Pin It
Valentino Couture AW21 show Venice
Courtesy of Valentino

The Haute Couture circus has rolled into town!

From Schiaparelli’s glittering, gold-drenched matadors to Demna’s big Balenciaga couture debut – we guide you through everything going down at the AW21 shows

And just like that, the SS22 menswear shows came to their official end this weekend – though don’t doubt there’s still a bunch of stragglers hatching plans to present off-schedule in the coming weeks, given fashion season is basically a year-round event these days. In the meantime, however, we’re on to the most prestigious, most glittering event on the sartorial calendar. That’s right: the Haute Couture circus has rolled into town, baby! You might not have a front row seat, but as ever, we’ve got you covered – welcome to our round-up of everything going down at the AW21 shows.


The AW21 couture shows started with a bang, as editors from around the world descended on Paris for the first time since March 2020. IRL shows! The day has finally come! Kicking things off was the first Alaïa show under the direction of Pieter Mulier, which took place on the street outside the house’s HQ. Although Raf’s former right-hand man avoided Azzedine’s extensive archives – for fear of becoming ‘too intimidated’ ahead of bringing his first collection to life – he paid homage to the revered and much-missed designer through body-con minis, laser-cut, sinuous knits, sharp tailoring, and flashes of luxurious marabou and python, while simultaneously punctuating the offering with his own modern flourishes, including deconstructed denim and new takes on Alaïa’s classic hoods.

In place of show notes was a short letter Mulier dedicated to Azzedine himself: “This collection is a tribute to thank you. To express my sincere respect, and recognition for the work you did. Thank you, Azzedine, for your audacity that helps me today to take risks in the act of creating,” Mulier wrote. “I will take care of your house and your family with a tremendous sense of admiration and responsibility. It’s a dream come true to build the future of this legendary house.” I’m not crying, you’re crying etc. 


Schiaparelli is fast becoming the hottest ticket of the couture season, and Daniel Rosenberry’s AW21 outing was no exception. Where previous collections have seen him turn his nose up at nostalgia, this time around, the designer explained that nostalgia was where it all started this time around. “I found myself wondering, again and again: what if you combined a little Manet; a little Lacroix; a little 1980s; a little 1880s; a little matador; a little space alien; a little Ingres; a little shimmer; a lot of colour?” Intent on finding out what that would look like, the answer was offering number four, The Matador, which saw Rosenberry reimagine Spanish archetypes in typically surrealist, bizarro fashion.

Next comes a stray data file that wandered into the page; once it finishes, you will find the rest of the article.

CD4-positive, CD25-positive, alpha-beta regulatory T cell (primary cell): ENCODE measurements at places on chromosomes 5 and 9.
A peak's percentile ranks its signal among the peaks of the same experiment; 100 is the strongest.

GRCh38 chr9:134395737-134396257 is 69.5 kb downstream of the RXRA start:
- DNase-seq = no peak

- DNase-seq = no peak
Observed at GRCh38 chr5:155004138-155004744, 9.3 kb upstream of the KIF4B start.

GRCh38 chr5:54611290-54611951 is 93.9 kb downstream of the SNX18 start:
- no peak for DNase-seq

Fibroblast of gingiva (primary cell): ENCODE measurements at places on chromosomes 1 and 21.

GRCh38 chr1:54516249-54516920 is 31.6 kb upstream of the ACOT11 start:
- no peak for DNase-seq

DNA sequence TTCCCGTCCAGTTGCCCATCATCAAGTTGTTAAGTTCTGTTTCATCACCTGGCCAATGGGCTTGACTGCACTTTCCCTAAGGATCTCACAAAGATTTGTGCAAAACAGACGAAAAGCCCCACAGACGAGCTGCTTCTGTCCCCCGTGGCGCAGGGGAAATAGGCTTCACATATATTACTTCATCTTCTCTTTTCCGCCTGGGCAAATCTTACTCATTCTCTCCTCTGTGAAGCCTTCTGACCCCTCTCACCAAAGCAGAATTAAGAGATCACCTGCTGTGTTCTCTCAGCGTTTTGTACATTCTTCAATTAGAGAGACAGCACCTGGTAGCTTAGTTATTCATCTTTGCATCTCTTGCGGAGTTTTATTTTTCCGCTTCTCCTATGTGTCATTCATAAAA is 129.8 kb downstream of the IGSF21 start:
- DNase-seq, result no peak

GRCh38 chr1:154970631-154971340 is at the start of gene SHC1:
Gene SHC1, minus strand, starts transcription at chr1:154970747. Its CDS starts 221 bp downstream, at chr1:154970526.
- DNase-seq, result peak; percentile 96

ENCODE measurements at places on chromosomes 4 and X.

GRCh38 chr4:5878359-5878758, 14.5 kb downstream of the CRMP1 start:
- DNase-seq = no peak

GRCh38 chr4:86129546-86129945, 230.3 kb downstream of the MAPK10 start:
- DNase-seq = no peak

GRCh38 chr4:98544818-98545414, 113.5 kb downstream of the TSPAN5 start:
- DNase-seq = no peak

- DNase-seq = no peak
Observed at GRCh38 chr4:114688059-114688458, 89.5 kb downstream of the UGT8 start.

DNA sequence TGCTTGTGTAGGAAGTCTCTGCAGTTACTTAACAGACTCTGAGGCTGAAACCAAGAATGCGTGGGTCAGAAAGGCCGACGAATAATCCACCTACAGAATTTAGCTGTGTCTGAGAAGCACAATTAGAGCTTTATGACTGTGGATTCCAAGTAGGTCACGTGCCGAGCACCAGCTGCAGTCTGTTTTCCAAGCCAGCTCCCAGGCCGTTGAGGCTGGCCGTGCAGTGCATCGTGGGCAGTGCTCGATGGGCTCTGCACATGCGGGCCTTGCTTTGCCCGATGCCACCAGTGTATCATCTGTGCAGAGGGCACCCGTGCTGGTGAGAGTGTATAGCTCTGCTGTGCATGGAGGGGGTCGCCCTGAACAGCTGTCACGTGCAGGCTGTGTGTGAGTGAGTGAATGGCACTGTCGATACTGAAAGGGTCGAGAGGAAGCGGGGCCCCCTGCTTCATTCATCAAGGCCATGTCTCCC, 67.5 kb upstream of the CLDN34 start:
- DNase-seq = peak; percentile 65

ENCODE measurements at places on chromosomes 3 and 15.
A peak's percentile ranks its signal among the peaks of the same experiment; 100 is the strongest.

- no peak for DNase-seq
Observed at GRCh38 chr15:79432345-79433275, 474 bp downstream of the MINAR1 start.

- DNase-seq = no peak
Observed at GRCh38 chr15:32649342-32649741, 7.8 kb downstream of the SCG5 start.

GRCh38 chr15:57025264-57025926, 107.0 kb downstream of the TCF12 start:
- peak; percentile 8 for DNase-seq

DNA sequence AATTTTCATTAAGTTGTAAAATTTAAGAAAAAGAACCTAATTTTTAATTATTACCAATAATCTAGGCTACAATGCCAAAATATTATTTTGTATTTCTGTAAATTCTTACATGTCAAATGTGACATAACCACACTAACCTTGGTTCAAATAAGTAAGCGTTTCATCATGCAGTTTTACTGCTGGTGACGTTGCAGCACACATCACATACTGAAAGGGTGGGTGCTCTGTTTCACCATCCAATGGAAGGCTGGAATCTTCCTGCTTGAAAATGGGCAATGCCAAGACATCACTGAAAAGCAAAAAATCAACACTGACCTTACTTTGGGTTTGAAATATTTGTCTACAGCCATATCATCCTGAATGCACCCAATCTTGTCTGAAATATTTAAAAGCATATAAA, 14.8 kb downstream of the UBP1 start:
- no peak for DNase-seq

Models wearing velvet corsets dripping with gold embellishment became the bull itself through horned headpieces, while the quintessential matador jacket was reimagined with dramatic sleeves that ballooned from the elbow, as finished with glittering moulded armour to the chest. Meanwhile, the red flag controversially used to entice the creature during traditional bullfights became an enormous rose at the waist of a cinched evening dress, with looks finished with jewel-encrusted rococo clutches, big, brash brooches flashing rippling abs, and the kind of door-knocker earrings Pat Butcher would go berserk for. “No more cookie cutter fashion,” Rosenberry wrote in his show notes, explaining that, in previous seasons, he’d been creating for the end of the world, right now, he was far more interested in clothes that inspire hope.


After a few seasons of sending Haute Couture videos out into the world thanks to the virus that needs no introduction, Maria Grazia Chiuri was back with a live audience for a live runway show for AW21. Taking place at the Musée Rodin once more, the Italian designer enlisted French textile artist Eva Jospin to create a series of hand-embroidered landscapes that hung throughout the space. Taking three months to bring to life, the works were completed by female artisans at India’s Chanakya School of Craft, which supports and preserves traditional craftsmanship.

This women-supporting-women theme continued, as it so often does, throughout the maison’s new-season collection. Citing female artisans as the inspiration behind the collection, Chiuri turned an offering full of intricately woven pieces and knitted styles that referenced key Dior garments out onto the runway – think sweeping, gauzy gowns with latticed bodices, heavy, nipped-in coats with dramatic cape panels, and new iterations of the iconic bar jacket. Bonus points go to Grazia for the soundtrack – as models took their final lap of the catwalk, the strains of Kate Bush’s “Wuthering Heights” rang out.